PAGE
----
Group Project Instructions

Group Short Research Project

The purpose of the group short research project is get some practice in thinking collaboratively with the methods and key concepts of the course on real-world questions, cases, or examples involving the technologies we are studying. Why? In your careers and professional life after CCT, everyone will be working collaboratively with colleagues and teams of people in which the technologies that we are studying will be important and about which decisions will need to be made. You can be in a position to help “de-blackbox” (de-mystify, open up for understanding) by explaining how the technologies in question are designed artefacts (not closed, “techies-only” products), and critiquing false or misconceived views. Any steps you take in learning how to do this will enable you to take on leadership role, and not simply continue being a consumer or user who defers to the “techie” people to make decisions.

Framework and Context for Your Report

For your group project report, imagine taking on the role of participating in a committee in an organization needing to implement a major AI/ML, data analytics, or Cloud application in your organization’s sector or domain. Explain the significance of a problem, question, or aspect of the technologies in a way that a non-technical person can understand and appreciate for making better-informed decisions. One way could be explaining a de-backboxing method that allows the design principles to be accessible, what the consequences of certain kinds or designs are, and/or expose some ways that your topic has been misunderstood or misrepresented in the news, and unethically promoted as a closed corporate-branded “product” or “solution” rather than truthfully explained and described.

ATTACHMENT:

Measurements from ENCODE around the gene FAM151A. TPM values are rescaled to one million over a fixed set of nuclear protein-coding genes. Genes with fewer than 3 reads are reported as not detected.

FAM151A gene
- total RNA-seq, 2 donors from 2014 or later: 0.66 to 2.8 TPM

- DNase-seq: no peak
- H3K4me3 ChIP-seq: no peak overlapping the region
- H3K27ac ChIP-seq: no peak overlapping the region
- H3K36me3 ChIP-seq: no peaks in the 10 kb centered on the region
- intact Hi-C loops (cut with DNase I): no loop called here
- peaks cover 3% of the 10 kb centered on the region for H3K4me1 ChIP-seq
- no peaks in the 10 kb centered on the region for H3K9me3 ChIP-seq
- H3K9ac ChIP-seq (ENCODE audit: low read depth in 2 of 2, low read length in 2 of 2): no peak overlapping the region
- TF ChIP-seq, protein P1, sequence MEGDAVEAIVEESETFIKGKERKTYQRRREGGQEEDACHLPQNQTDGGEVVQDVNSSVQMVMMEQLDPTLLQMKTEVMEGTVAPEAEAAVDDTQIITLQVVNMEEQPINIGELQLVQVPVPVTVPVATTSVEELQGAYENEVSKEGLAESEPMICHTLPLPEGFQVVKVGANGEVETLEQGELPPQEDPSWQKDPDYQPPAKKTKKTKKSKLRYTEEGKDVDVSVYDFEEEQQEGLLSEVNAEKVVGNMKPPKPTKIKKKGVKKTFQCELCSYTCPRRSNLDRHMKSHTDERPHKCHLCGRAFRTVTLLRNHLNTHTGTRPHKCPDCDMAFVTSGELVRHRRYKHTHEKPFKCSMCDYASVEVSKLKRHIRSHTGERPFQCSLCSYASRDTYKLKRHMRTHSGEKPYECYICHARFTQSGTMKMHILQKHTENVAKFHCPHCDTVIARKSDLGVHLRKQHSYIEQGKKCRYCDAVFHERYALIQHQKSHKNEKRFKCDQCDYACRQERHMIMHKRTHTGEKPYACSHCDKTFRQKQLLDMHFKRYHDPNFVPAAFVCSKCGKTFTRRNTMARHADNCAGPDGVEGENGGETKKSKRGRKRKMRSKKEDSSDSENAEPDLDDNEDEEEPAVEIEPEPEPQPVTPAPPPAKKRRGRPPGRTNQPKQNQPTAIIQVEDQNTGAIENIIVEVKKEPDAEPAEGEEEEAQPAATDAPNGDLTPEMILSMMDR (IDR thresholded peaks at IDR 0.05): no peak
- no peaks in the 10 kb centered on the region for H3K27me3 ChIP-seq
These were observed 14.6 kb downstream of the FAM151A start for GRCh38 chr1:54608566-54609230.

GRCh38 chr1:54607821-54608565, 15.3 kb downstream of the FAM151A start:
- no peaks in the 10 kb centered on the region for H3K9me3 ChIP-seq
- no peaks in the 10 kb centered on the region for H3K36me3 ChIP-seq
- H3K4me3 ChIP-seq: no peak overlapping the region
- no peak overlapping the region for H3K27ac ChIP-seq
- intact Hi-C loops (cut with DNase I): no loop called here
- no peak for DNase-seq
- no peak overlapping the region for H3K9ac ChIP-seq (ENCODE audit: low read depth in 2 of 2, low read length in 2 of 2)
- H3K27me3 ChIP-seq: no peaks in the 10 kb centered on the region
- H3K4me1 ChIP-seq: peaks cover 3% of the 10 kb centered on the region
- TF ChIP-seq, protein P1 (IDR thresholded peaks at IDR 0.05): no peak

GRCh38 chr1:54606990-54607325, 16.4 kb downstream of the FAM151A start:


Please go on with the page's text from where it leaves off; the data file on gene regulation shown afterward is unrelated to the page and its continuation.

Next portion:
Post Your Report

Plan on a 15-minute report. Post your report in outline format as “talking points” or bullet points that you will discuss in class. Use any graphics or supporting content for your presentation: diagrams, images, videos (short).

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About Martin Irvine

Martin Irvine is a professor at Georgetown University and the Founding Director of Georgetown's graduate program in Communication, Culture & Technology. He is interested in a wide range of interdisciplinary topics, including media theory, semiotics, cognitive science approaches to language and symbolic culture, computation and the Internet/Web, philosophy and intellectual history, art theory, contemporary music, vintage guitars, and all things post-postmodern.